MANILA (Mabuhay) – What about the Fallen 27,000?
As the country observes World TB Day today, Sen. Ralph Recto called on government to plowback a portion of its good fiscal numbers in fighting tuberculosis, a scourge which claims the lives of 27,000 Filipinos a year.
“It kills 75 a day, more than the 67 policemen, rebels and civilians who died in the Mamasapano tragedy. TB is a massacre which happens daily. It is our country’s no. 8 top killer,” he said.
“Since 1990, TB has killed 747,000, or six times the present population of San Juan (City),” Recto said.
While the Philippines has scored modest victories in wiping out the communicable disease caused by the Mycobacterium tuberculosis, like achieving an 88 percent cure rate, above the world average, “much remains to be done,” Recto said.
“First, there is the challenge of high TB prevalence rate. 438,000 of our people have it, according to the latest World Health Organization (WHO) data. Globally, we’re 9th in the WHO watch-list of 22 high-burdened countries which constitute 80% of all TB cases worldwide,” the senator said.
“But even if we cure more people, more new cases crop up every year. In 2013, 229,918 new cases were reported,” Recto said.
“We have 26 new TB patients every hour,” he said. “In 2012, 1 in 10 of new cases, or 22,000, were children.”
To cure each patient, the cost is P8,500 to P10,000, which according to Recto, “necessitates a bigger government equity in shouldering the cost, as this cannot wholly be an out-of the-pocket expense of a poor patient who cannot.”
But in the case of the multidrug resistant TB, the treatment course costs P250,000.
Sadly, according to WHO assessment of the country’s “financing TB control”, 48 percent of the amount required by the annual national anti-TB program remains unfunded.
For 2014, the national government budget to fight TB is P1.1 billion, which is augmented by about the same amount from official development aid.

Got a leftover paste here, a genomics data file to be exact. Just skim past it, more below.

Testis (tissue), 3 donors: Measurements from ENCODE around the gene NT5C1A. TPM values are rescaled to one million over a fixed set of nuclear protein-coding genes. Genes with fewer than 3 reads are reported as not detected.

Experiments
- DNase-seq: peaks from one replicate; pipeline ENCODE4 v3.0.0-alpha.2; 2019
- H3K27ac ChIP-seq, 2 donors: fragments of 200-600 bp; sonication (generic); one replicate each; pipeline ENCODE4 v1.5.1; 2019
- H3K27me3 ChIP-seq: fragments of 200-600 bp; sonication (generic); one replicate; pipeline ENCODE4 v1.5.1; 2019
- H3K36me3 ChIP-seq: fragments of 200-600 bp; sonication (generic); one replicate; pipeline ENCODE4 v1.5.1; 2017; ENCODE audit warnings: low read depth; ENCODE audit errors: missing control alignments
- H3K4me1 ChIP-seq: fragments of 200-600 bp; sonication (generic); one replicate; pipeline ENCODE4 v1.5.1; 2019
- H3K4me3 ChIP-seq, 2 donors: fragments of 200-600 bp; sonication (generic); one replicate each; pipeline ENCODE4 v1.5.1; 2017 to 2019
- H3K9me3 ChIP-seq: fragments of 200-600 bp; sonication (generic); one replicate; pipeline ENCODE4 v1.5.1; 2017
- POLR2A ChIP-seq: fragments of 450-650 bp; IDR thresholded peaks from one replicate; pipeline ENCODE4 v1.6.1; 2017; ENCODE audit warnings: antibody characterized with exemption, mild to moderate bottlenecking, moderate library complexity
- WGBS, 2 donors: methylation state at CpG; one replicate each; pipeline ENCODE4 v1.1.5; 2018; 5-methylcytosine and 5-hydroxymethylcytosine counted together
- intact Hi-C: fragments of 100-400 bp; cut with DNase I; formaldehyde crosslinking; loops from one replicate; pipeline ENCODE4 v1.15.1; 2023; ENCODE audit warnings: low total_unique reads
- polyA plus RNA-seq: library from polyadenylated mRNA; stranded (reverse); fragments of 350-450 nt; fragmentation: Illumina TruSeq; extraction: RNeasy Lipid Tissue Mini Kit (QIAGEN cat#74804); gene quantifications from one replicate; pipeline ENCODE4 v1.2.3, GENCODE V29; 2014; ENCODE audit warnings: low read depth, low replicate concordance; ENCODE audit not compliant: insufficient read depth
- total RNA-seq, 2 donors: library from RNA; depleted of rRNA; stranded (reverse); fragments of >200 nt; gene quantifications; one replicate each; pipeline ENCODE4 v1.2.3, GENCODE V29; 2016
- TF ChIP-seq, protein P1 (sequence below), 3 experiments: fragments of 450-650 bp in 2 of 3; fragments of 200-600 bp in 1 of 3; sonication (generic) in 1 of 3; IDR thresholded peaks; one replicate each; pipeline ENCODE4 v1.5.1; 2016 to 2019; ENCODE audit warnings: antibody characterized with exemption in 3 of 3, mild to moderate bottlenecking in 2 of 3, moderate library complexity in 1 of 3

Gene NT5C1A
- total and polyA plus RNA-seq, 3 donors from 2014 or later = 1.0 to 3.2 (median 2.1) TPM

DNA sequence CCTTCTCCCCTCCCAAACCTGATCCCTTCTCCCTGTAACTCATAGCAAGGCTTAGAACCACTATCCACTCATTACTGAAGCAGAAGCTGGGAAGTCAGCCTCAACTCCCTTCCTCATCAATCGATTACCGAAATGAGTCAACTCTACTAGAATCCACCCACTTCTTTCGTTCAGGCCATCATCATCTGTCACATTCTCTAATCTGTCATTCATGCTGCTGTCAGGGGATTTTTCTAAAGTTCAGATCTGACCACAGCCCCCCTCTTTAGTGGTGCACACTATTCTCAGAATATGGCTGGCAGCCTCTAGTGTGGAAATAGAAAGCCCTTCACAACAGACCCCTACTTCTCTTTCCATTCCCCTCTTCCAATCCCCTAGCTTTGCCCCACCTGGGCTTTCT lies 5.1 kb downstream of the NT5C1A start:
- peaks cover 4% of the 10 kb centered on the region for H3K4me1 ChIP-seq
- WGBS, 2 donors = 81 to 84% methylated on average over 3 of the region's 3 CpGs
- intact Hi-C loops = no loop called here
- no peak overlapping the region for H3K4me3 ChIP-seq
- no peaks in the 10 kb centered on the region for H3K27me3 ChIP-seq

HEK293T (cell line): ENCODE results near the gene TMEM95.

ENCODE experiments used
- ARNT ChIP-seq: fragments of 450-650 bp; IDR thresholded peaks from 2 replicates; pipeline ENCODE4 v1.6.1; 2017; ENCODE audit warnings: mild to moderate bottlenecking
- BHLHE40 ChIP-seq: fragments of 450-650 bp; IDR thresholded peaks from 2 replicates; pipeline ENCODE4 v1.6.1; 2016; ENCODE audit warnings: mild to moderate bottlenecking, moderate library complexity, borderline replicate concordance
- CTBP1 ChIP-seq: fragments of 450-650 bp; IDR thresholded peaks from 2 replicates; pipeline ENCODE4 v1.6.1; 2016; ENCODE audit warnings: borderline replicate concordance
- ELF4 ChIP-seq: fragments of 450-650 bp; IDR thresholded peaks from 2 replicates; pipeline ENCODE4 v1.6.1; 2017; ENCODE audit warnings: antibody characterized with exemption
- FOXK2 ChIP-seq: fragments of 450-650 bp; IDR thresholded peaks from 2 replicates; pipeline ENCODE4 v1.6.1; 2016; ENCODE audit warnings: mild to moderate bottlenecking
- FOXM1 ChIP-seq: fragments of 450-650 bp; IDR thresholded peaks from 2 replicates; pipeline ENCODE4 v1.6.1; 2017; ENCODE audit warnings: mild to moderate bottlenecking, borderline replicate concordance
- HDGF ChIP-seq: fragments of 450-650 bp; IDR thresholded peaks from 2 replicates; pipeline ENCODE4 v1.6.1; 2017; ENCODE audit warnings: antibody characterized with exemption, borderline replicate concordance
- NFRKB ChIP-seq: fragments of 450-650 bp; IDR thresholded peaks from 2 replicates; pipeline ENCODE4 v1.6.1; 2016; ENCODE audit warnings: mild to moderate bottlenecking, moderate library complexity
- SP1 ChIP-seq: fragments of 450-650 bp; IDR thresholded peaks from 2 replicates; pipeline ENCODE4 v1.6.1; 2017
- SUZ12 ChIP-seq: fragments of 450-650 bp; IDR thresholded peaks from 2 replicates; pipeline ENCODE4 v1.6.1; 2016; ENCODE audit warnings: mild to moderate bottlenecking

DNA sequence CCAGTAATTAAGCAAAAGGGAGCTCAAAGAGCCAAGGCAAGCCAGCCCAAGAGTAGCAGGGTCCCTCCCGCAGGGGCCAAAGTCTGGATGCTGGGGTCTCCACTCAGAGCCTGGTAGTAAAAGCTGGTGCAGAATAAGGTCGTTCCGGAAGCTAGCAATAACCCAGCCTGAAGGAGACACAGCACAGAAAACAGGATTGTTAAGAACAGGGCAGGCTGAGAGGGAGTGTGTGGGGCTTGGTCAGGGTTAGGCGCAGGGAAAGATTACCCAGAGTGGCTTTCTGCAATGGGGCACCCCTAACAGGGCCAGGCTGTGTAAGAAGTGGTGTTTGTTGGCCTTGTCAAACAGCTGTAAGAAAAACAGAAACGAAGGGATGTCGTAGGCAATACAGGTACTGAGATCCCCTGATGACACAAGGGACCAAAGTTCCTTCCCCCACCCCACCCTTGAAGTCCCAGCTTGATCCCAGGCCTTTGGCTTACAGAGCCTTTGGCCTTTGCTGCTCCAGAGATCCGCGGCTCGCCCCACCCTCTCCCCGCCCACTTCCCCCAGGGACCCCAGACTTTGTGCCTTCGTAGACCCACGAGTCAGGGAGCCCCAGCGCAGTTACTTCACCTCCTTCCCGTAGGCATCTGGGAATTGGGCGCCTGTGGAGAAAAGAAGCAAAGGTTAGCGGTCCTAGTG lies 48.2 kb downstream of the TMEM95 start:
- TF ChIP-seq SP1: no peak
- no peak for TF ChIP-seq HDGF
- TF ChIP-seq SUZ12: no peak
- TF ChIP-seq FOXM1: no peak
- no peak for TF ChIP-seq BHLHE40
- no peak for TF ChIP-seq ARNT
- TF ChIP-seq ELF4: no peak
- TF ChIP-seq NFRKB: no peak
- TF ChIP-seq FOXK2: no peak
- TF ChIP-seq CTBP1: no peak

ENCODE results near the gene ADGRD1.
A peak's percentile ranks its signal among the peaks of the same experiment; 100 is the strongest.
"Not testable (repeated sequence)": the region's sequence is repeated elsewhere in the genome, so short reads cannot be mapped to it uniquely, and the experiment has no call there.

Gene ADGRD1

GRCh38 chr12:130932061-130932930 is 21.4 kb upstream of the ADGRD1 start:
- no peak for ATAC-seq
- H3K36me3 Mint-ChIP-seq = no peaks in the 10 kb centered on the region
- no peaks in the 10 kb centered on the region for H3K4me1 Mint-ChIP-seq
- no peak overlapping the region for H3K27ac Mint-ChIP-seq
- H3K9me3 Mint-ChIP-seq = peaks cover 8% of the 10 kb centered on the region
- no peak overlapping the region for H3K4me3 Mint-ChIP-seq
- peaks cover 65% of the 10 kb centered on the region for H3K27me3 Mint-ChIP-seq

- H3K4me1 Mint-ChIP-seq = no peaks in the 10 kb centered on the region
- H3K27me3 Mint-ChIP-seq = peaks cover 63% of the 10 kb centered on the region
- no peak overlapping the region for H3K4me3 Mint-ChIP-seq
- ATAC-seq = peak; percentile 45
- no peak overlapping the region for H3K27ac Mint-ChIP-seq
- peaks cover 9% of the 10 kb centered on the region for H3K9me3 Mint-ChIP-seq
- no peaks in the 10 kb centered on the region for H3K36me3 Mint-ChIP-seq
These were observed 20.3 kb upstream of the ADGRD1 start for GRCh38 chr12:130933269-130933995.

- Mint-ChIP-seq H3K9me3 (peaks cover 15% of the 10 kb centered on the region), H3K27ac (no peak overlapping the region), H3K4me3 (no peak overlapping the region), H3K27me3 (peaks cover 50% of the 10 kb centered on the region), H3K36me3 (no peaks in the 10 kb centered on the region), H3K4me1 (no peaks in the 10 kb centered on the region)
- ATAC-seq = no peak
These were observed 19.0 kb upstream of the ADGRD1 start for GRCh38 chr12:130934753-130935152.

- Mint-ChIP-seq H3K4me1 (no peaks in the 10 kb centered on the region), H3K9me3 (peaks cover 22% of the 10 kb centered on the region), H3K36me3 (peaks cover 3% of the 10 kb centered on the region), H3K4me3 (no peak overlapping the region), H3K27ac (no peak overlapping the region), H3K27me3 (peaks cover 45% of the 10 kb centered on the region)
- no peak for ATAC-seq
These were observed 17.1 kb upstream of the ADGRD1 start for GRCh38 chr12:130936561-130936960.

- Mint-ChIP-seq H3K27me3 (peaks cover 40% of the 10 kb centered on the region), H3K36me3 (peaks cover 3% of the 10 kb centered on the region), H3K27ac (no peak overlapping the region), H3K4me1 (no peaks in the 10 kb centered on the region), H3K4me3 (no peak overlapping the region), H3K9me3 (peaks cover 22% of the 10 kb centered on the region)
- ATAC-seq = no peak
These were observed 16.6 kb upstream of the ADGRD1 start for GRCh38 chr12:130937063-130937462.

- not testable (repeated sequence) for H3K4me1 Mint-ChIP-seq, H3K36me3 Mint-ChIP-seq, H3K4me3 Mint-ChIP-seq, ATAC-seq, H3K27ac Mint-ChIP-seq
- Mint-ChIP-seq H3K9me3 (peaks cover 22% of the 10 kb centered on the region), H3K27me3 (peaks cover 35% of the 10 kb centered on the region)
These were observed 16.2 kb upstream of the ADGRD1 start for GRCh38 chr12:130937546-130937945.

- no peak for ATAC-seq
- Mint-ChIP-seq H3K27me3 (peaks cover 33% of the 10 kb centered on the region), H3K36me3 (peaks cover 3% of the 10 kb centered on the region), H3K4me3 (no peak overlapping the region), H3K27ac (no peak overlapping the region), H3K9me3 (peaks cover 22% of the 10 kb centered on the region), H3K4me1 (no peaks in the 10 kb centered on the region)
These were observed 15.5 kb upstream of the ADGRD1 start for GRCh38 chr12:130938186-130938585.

Recto has filed a proposed Alis TB Act which arrays guaranteed funding sources for the TB eradication drive.
One of this is “deepening and expanding” PhilHealth’s coverage of TB cases.
While PhilHealth, Recto said, has commendably included TB treatment in its “All Case Rates” payment scheme with rates ranging from P4,000 to P15,600, “there is the question of the small segment of the population without PhilHealth insurance.”
To close this gap, Recto, in his Senate Bill 711, is calling for mandatory PhilHealth coverage of all TB patients, whether member or not.
“If we are nearing universal health insurance coverage, then PhilHealth should not worry, because this will only affect a small portion of the populace,” he said.
“Besides, in the first half of 2014, of the almost half-million TB patients, Philhealth was able to pay 11,804 claims for TB DOTS, at an average P2,072 per claim. Hindi pa nga number of patients ‘yan, kasi one patient can have multiple claims, so hindi ito mabigat sa kanila,” Recto said.
“As to the premiums required, the government can defray part of it by increasing its subsidy to the national health insurer, through national budget allocations,” he said.
Recto said boosting the TB control fund is something the government can afford.
“There is money but we don’t spend it. Last year, we underspent by P302.7 billion. Programmed expenditure was P2,284.3 billion while actual disbursement was P1,981.6 billion,” he said.
“Kahit 1 percent lang ng underspending natin ay ilagay natin sa TB control, or P3 billion, malaking tulong talaga,” Recto said.
“Remember, the country is losing approximately P8 billion annually from sickness and deaths due to TB. So this spending has a big socio-economic ROI (return of investment),” he said.
“Lahat naman ng victories natin sa TB dahil sa dagdag na pondo. In 1981, yung smear positive TB cases were 6.6 per 1,000 persons. In 2007, 2 na lang per 1,000,” he said. (MNS)